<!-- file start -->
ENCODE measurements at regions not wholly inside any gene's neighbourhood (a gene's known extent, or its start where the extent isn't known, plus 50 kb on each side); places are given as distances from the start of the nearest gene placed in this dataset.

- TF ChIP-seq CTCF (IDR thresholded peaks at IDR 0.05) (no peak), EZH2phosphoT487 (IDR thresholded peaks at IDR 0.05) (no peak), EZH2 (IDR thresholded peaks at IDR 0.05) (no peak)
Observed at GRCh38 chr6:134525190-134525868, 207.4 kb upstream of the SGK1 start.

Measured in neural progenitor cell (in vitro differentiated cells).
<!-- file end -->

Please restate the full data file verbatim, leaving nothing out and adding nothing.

ENCODE measurements at regions not wholly inside any gene's neighbourhood (a gene's known extent, or its start where the extent isn't known, plus 50 kb on each side); places are given as distances from the start of the nearest gene placed in this dataset.

- TF ChIP-seq CTCF (IDR thresholded peaks at IDR 0.05) (no peak), EZH2phosphoT487 (IDR thresholded peaks at IDR 0.05) (no peak), EZH2 (IDR thresholded peaks at IDR 0.05) (no peak)
Observed at GRCh38 chr6:134525190-134525868, 207.4 kb upstream of the SGK1 start.

Measured in neural progenitor cell (in vitro differentiated cells).